DETAILED DESCRIPTION

The recognition properties of embodiments of anthracene compounds depend significantly on silyl-phenyl substituents at the 9- and 10-positions of the anthracene group. Particularly, the anthracene compounds can have the structure showing in formula (I):

Accordingly, R5 and R6 are each independently hydrogen, substituted or unsubstituted C6-20 aryl group, substituted or unsubstituted heteroaryl group having 2 to 5 carbon atoms, or substituted or unsubstituted C1-12 alkyl group. Preferably, R5 and R6 are each independently hydrogen, substituted or unsubstituted C6-10 aryl group, substituted or unsubstituted heteroaryl group having 4 to 5 carbon atoms, or substituted or unsubstituted C1-4 alkyl group.

R7 are each independently substituted or unsubstituted C6-20 aryl group, or substituted or unsubstituted C1-12 alkyl group. Preferably, R7 are each independently substituted or unsubstituted C6-10 aryl group, or substituted or unsubstituted C1-3 alkyl group.

For R5, R6, and R7, the substituted or unsubstituted C6-20 aryl group includes, but is not limited to, phenyl, 2-methyl phenyl, 3-methyl phenyl, 4-methyl phenyl, 4-ethyl phenyl, biphenyl, 4-methyl biphenyl, 4-ethyl biphenyl, 4-cyclohexyl biphenyl, terphenyl, 3,5-dichlorophenyl, naphthyl, 5-methyl naphthyl, anthryl, or pyrenyl.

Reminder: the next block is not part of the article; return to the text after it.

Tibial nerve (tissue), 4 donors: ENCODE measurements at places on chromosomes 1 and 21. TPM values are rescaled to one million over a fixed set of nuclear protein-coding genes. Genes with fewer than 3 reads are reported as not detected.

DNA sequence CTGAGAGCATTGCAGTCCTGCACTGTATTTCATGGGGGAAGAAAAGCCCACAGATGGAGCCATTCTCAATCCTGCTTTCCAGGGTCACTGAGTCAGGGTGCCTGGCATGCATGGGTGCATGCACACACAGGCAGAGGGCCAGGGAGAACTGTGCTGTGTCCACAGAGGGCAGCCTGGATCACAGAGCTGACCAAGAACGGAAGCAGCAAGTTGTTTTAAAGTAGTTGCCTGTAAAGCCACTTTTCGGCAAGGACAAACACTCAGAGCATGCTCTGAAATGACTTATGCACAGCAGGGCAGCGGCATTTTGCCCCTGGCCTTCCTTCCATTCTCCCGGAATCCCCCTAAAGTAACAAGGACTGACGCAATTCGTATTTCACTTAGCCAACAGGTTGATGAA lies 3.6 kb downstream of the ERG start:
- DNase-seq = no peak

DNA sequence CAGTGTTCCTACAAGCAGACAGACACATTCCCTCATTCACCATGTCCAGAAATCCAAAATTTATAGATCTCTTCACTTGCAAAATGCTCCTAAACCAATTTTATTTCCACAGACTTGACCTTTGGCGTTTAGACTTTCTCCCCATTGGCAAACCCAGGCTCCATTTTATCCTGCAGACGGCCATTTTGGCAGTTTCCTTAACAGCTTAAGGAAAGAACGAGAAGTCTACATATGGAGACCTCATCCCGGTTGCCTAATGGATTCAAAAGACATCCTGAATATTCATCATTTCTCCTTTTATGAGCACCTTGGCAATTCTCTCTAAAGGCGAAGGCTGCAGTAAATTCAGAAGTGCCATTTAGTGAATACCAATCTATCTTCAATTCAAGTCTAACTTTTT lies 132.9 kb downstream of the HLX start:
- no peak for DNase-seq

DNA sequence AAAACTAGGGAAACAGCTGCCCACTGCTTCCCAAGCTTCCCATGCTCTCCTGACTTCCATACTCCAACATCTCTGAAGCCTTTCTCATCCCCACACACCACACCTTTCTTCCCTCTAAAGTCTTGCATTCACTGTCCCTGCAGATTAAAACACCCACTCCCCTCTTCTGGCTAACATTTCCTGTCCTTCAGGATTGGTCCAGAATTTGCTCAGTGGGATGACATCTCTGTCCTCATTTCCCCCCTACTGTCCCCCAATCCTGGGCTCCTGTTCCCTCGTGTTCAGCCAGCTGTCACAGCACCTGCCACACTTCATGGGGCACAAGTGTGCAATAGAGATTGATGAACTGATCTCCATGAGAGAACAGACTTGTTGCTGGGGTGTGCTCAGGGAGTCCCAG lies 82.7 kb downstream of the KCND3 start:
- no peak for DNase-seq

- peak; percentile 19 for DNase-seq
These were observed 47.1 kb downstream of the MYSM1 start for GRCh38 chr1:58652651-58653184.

For R5, R6, and R7, the substituted or unsubstituted C1-12 alkyl group includes, but is not limited to, methyl, ethyl, propyl, butyl, sec-butyl, tert-butyl, pentyl, hexyl, heptyl, octyl, 2-phenylisopropy, trichoromethyl, or trifluoromethyl.

Furthermore, at least one hydrogen atom bonded to the carbon atom of the anthracene compound according to formula (I) can be substituted optionally by C1-10 alkyl group, C1-10 alkoxy group, phenyl group, or halogen atom.

Moreover, the anthracene compounds having the structure showing in formula (I) can be

The following examples are intended to illustrate the invention more fully without limiting their scope, since numerous modifications and variations will be apparent to those skilled in this art.

FIRST EXAMPLE

Anthracene Compound (I):

In a nitrogen atmosphere, 5.7 g (24 mmol) of 1,3-dibromo benzene, and 100 ml of tetrahydrofuran (THF) were added to a round-bottom flask. Next, 9.6 ml (24 mmol, 2.5M) of n-butyl lithium was added dropwise slowly into the round-bottom flask at −78 C. After mixing and reacting for 30 min, 2.5 g (12 mmol) anthracene with 30 ml THF added dropwise slowly into the round-bottom flask at −78 C. After reacting at room temperature for 24 hours, the resulting mixture was subjected to extraction with a mixed solvent (ethyl acetate:H2O), dried over anhydrous MgSO4, filtered, and condensed, giving intermediate (1).

4.7 g (29 mmol) of Potassium iodide, 6.8 g (58 mmol) of sodium hypophosphite monohydrate, 50 ml of acetic acid and intermediate (1) were added into a reaction bottle and heated to reflux for 2 hours. After cooling, white precipitation in the bottle was collected and purified by column chromatography, giving 4.5 g of intermediate (2). The reaction according to preparation of the above is shown below.